If you sell products nationally, do you need to collect state or local sales taxes? The answer may be more complicated than you think.
In the United States sales taxes are levied at the state and local level, and normally need to be collected by you for sales in state(s) where you operate. (Fun fact: in other states they are often still due from the consumer, through what are known as consumer’s use taxes. The question becomes whether you, as a business, need to collect them at the time of sale.) As for these other states, your obligation to collect sales taxes depends on whether you have what is called nexus in these states.
The obvious case of sales tax nexus is when you have a physical, bricks-and-mortar sales presence in another state: for example, if I purchase a sweater online from Cincinnati-based Macy’s, they collect sales taxes for my home state of California because they also have physical stores here. But many other situations that can trigger nexus as well – here are some examples:
Employees and contractors. According to the Sales Tax Institute, having a “representative, agent, salesman, canvasser, or solicitor” in another state who is under your control, even temporarily, can create nexus. And in some states any telecommuting employee – selling or not – may trigger nexus.
Selling online. Laws are changing to recognize the huge shift in retail commerce from Main Street to online merchants. Thanks to a recent June 2018 Supreme Court decision, states now have the option of requiring online sellers to collect sales taxes for their states. In addition, more than 20 states now have what is known as “click-through nexus” for cases where you pay referral fees to in-state affiliates for sales via their web pages, usually triggered by a specified minimum volume of sales in that state.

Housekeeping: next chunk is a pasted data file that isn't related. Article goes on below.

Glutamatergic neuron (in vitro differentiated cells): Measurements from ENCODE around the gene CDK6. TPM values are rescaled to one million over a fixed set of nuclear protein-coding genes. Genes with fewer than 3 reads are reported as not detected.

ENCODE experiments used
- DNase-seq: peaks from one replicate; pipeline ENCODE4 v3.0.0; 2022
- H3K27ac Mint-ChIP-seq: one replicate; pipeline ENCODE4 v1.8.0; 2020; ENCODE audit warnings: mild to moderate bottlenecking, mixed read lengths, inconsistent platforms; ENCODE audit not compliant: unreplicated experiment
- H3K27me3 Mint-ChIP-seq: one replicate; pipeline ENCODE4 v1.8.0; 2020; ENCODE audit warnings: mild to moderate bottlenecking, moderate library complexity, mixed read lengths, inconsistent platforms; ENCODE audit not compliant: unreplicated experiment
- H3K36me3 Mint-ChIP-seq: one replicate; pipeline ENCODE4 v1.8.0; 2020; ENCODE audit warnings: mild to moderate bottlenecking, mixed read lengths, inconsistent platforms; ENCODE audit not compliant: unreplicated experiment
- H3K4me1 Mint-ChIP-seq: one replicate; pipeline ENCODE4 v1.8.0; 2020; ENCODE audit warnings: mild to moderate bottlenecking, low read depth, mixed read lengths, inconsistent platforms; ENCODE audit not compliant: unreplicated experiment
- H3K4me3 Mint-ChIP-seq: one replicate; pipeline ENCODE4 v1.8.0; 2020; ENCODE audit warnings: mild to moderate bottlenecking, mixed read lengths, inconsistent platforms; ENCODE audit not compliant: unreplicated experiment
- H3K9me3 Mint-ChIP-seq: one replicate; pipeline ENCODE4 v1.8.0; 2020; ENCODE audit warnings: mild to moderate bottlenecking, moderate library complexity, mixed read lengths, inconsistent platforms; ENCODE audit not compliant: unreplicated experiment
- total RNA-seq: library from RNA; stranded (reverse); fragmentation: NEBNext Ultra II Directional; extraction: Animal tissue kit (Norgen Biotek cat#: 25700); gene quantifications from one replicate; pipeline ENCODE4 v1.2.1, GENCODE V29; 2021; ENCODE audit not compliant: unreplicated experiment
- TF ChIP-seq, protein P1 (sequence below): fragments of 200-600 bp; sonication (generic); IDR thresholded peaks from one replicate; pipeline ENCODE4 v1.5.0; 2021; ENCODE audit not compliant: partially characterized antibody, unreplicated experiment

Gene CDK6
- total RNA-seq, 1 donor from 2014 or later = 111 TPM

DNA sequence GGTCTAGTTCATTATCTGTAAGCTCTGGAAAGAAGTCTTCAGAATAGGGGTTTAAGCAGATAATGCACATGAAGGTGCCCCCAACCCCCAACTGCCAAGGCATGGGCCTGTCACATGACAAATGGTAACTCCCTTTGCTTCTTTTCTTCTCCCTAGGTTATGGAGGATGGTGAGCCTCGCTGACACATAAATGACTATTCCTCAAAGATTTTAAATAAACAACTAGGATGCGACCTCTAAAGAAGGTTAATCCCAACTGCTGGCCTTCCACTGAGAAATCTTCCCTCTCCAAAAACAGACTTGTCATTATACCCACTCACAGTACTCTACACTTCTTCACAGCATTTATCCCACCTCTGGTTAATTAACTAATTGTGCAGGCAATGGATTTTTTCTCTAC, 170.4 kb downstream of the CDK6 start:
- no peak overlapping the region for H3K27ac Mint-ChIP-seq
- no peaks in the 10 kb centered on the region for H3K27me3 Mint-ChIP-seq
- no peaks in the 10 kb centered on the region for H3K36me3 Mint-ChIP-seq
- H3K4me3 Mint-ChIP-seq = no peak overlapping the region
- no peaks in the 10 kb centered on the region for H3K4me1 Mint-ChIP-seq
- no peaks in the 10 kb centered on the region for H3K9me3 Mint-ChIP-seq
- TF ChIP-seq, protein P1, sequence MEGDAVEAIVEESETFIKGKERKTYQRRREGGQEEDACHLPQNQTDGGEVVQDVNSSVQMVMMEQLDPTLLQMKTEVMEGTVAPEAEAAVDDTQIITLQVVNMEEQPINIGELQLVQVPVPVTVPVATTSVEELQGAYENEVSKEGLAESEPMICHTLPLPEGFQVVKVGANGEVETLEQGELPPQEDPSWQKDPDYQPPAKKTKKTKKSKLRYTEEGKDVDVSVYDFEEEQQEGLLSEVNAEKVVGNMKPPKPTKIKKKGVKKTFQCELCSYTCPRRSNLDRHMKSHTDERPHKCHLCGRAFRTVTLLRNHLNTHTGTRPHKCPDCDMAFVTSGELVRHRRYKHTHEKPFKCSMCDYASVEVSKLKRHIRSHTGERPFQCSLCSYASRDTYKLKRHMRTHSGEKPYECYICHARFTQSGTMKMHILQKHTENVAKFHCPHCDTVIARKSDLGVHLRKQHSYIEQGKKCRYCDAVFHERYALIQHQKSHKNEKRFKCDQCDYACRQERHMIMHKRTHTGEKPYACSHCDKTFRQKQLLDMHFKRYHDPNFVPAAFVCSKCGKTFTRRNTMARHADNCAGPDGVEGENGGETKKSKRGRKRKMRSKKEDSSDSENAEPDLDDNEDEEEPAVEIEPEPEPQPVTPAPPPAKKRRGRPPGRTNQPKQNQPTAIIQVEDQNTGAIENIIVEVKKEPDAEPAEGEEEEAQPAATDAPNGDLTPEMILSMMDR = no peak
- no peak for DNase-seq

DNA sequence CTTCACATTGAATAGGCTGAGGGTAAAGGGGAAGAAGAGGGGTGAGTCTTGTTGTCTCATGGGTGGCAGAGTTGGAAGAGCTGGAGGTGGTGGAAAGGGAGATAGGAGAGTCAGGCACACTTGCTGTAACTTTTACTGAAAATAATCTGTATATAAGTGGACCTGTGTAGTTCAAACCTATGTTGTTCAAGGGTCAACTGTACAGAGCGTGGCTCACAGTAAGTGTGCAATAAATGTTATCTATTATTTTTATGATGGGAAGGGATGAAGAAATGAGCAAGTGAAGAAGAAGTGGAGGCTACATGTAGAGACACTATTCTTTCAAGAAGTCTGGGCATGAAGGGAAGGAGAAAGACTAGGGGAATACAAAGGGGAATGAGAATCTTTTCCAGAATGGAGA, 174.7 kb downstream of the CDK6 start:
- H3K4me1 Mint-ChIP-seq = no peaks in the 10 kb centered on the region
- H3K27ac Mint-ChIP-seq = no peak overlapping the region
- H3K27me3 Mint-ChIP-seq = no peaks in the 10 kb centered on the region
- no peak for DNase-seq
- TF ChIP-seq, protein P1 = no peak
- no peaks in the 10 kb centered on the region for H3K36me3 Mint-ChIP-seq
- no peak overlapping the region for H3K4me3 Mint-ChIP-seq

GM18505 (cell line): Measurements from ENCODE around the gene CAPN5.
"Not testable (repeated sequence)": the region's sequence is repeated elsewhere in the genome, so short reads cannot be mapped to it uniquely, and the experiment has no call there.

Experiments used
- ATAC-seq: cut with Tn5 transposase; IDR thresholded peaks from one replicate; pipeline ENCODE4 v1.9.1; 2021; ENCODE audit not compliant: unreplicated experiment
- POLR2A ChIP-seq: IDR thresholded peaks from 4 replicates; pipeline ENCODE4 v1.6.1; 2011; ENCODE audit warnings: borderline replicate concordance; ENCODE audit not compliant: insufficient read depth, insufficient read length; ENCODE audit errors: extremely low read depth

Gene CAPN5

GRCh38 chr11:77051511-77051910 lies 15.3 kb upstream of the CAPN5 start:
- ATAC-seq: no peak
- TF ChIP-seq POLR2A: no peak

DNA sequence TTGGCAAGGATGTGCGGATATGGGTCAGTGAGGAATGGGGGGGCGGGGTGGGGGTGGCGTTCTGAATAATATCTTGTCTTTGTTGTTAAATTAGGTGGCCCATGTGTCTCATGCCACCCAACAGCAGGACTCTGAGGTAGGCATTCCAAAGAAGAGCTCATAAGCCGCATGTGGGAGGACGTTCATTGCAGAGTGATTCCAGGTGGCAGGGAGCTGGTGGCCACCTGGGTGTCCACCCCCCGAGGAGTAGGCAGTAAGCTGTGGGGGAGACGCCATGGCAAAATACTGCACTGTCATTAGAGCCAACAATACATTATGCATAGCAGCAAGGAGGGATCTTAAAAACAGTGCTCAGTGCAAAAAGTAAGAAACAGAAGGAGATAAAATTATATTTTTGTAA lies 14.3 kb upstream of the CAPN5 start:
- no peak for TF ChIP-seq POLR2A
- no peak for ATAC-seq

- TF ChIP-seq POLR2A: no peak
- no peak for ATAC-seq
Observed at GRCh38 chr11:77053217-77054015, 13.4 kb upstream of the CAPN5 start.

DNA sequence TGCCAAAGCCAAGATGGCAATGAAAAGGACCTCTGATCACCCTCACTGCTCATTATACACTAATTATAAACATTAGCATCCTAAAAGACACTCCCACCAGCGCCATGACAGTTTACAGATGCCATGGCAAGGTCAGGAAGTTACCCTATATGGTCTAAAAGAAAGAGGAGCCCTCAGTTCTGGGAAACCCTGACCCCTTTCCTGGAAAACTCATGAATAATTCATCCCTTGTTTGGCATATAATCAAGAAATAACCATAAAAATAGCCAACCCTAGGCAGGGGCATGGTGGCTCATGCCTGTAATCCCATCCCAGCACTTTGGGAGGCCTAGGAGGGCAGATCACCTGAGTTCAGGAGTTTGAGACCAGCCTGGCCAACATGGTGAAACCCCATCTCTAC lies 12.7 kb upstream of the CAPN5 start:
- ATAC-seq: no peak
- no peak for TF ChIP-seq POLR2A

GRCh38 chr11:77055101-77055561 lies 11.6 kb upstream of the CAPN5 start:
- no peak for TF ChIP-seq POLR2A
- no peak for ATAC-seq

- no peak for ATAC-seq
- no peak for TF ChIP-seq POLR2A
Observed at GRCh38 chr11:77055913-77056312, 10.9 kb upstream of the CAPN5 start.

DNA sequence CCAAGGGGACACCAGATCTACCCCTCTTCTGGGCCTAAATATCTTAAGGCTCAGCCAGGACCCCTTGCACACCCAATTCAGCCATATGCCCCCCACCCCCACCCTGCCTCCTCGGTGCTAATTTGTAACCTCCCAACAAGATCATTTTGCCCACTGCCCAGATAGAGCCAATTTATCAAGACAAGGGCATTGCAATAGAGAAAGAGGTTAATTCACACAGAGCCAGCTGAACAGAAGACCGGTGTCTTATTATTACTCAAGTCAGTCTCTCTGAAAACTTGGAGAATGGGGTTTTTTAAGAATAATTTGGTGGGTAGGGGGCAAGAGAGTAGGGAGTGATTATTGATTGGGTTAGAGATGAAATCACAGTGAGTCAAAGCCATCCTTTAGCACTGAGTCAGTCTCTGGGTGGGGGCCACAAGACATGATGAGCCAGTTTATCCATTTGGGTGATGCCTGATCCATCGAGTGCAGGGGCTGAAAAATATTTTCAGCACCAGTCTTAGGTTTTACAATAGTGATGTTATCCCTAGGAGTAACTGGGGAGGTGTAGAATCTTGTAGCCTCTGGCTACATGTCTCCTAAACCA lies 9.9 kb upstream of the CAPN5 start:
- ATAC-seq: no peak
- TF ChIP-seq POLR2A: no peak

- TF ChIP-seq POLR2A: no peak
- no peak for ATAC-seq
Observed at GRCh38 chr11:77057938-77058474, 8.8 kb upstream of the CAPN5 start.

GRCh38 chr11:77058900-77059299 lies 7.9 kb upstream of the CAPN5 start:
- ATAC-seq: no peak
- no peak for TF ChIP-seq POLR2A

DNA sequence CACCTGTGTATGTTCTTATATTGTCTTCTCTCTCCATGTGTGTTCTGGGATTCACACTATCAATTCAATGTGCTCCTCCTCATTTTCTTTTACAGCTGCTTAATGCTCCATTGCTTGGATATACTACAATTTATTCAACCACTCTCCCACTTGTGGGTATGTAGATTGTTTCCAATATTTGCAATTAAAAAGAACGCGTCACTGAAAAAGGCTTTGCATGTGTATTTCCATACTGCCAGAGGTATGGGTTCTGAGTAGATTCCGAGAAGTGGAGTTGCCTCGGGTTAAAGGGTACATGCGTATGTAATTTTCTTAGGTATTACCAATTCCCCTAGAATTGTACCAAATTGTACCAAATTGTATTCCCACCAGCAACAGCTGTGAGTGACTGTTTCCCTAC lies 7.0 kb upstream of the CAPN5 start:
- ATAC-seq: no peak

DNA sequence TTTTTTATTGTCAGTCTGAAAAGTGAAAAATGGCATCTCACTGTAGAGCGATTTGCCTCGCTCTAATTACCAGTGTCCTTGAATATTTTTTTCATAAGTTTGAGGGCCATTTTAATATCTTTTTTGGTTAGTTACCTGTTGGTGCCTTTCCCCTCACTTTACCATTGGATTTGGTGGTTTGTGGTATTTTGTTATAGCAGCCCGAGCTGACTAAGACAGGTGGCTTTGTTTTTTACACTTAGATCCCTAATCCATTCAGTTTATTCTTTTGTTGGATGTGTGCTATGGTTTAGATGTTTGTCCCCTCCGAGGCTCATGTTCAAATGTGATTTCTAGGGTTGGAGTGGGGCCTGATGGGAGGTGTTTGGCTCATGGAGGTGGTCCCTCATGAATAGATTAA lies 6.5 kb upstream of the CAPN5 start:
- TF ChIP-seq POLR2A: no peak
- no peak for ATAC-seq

Trade shows. If you sell products or solicit business at an out-of-state trade show – for example, by having a booth in the exhibitor hall that sells products or distributes literature to attendees – you may or may not be on the hook for sales tax nexus. State rulings vary widely, and while most differentiate between selling activities at a conference versus simply listening to speakers and eating mediocre banquet food, even one day of marketing activities can trigger nexus in some states.
When to bring in the pros
This brings us to an important closing point: determining your sales, local and use tax obligations isn’t a job for amateurs. If your business is large enough and does business nationally, it makes sense to contact a tax professional for guidance on where your business has nexus.
Once you have determined where you have nexus, you also need an automated tool to help you navigate a potential maze of state, local and special tax rates for each customer. Tax rates change constantly, and can literally vary from street to street within the same ZIP code, so this isn’t a do-it-yourself project for most businesses. Our DOTS FastTax service provides accurate, detailed tax rate data on an address-by-address basis, using an API interface that integrates seamlessly with major marketing or CRM platforms.
Want to learn more? Contact our experts to discuss your specific sales tax needs.